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Site speed is now a Google search ranking factor

SEO is an ever-changing industry with ever-moving goalposts due to Google continuously tweaking its algorithm to provide higher quality search results to its users. It’s hard for search marketers and hard for SEO companies, too, like mine. Google has shaped the face of the Internet because high rankings on Google are so lucrative that people will always try to make their Web site “appealing” to Google in order to obtain higher rankings. Google is therefore driving forward the overall quality of the Internet inadvertently. One of these areas of higher quality is site speed.


After much speculation on how Google uses site speed measurements, last week, Google officially reported that site speed is indeed a ranking factor. The decision came about after extensive internal studies indicated that when a site is running slowly, visitors will spend less time on the site.
The ranking factor has now been implemented, however currently it will affect only English-language searchers. Google has also expressed that the relevance of a page is still at the forefront of the ranking algorithms, because the new ranking factor might affect less than one percent of all search inquiries. Therefore, if your site is one of the best resources for a specific query, there is still a great chance that your site will stand out over others, even if it is slow.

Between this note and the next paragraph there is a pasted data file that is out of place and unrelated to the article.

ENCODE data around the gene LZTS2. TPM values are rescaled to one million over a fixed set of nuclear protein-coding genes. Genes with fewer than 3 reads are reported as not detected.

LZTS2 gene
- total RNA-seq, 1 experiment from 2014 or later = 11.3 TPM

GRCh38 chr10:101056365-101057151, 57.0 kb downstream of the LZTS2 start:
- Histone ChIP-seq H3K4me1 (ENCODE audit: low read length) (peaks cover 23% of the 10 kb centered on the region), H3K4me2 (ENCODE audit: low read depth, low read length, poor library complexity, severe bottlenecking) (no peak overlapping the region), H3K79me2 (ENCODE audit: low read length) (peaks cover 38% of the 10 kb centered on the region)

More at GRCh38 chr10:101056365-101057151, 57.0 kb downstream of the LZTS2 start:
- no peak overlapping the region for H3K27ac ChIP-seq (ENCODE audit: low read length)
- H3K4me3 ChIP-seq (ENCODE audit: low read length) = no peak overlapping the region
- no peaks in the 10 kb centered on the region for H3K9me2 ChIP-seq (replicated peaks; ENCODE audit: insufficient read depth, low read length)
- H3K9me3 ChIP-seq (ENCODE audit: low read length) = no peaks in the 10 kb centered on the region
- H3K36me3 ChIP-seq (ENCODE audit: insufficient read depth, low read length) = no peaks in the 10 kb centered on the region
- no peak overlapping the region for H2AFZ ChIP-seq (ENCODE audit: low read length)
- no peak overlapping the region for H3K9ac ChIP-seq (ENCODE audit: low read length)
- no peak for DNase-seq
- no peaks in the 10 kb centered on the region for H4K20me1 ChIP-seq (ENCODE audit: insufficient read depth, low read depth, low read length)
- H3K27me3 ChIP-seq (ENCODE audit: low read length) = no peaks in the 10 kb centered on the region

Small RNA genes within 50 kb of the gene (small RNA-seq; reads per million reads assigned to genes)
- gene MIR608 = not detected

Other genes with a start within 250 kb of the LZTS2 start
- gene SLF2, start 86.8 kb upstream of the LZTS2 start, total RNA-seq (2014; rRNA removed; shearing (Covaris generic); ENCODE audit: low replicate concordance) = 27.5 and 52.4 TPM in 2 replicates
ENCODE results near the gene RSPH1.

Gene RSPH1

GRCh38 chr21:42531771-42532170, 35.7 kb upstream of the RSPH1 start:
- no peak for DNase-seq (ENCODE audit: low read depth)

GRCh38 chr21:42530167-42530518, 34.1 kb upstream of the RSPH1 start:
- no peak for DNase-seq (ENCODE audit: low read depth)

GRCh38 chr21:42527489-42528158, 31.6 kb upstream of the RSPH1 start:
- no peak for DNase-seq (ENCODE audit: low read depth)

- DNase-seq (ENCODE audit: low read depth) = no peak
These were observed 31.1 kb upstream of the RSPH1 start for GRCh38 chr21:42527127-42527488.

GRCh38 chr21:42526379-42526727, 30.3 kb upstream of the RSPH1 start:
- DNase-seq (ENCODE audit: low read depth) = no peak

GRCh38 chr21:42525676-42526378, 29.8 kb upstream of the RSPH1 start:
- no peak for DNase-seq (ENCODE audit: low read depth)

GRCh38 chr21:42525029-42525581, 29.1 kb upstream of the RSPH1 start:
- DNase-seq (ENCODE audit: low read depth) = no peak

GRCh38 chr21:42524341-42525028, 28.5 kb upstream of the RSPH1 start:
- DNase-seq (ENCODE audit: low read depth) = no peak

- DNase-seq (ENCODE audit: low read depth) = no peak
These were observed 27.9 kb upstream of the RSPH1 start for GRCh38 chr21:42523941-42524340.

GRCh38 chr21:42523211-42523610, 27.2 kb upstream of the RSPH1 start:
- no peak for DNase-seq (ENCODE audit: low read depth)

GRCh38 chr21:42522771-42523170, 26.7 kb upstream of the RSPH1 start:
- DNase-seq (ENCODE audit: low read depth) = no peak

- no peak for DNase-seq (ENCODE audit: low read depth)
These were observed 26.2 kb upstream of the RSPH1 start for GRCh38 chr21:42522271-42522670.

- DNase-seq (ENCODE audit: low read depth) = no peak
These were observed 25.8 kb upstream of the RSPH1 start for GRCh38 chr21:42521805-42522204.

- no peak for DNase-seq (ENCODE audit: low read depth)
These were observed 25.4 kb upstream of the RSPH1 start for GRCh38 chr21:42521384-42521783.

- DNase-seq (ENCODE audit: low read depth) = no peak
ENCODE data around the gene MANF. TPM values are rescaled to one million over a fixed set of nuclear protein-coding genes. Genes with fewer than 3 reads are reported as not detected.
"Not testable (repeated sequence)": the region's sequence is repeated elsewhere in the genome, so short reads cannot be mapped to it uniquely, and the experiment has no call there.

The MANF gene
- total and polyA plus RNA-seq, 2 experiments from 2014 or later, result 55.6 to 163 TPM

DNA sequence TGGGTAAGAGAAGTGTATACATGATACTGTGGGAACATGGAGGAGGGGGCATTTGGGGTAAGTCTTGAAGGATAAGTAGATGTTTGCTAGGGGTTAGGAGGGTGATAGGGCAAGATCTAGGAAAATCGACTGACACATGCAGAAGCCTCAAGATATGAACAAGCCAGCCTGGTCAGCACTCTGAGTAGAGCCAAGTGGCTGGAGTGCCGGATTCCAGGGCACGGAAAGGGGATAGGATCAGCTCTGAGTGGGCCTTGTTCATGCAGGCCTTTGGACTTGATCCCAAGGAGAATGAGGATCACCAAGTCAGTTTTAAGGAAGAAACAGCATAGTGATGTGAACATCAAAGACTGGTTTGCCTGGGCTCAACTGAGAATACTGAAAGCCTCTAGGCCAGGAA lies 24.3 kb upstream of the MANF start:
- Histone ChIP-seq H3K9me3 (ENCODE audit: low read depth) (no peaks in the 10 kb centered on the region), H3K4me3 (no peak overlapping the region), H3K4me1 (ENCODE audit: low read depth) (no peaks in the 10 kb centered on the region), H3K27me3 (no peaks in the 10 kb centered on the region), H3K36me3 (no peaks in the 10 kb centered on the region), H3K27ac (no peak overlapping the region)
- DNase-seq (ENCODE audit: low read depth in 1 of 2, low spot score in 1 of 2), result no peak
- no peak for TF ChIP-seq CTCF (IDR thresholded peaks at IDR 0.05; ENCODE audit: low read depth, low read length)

Web site speed is naturally influenced by dozens of factors, including errors within your code, conflicting applications or add-ons, the size of images, the speed of your host server, the load on your server at a particular time, and the location of your user in relation to server. For example, if a user from the United States visits your server in the UK, the load time will almost certainly be longer than if it was a UK visitor visiting your site.
I am stating the obvious here: No Web site is the same. The Internet has grown exponentially, with billions of Web sites that each have different qualities and functions. More simply, if two Web sites have the same quality in other respects, but one is running slower, obviously the faster Web site provides a better service for its users. Taking the same two Web sites, if one is superior to the other in other quality factors, it might not need to improve its speed, even if the other is faster.
You can use many free tools to understand the page speed and load times of your Web site (many are listed in Google’s official post) and I strongly suggest using these tools to get a better picture of how Google measures your page loading times.

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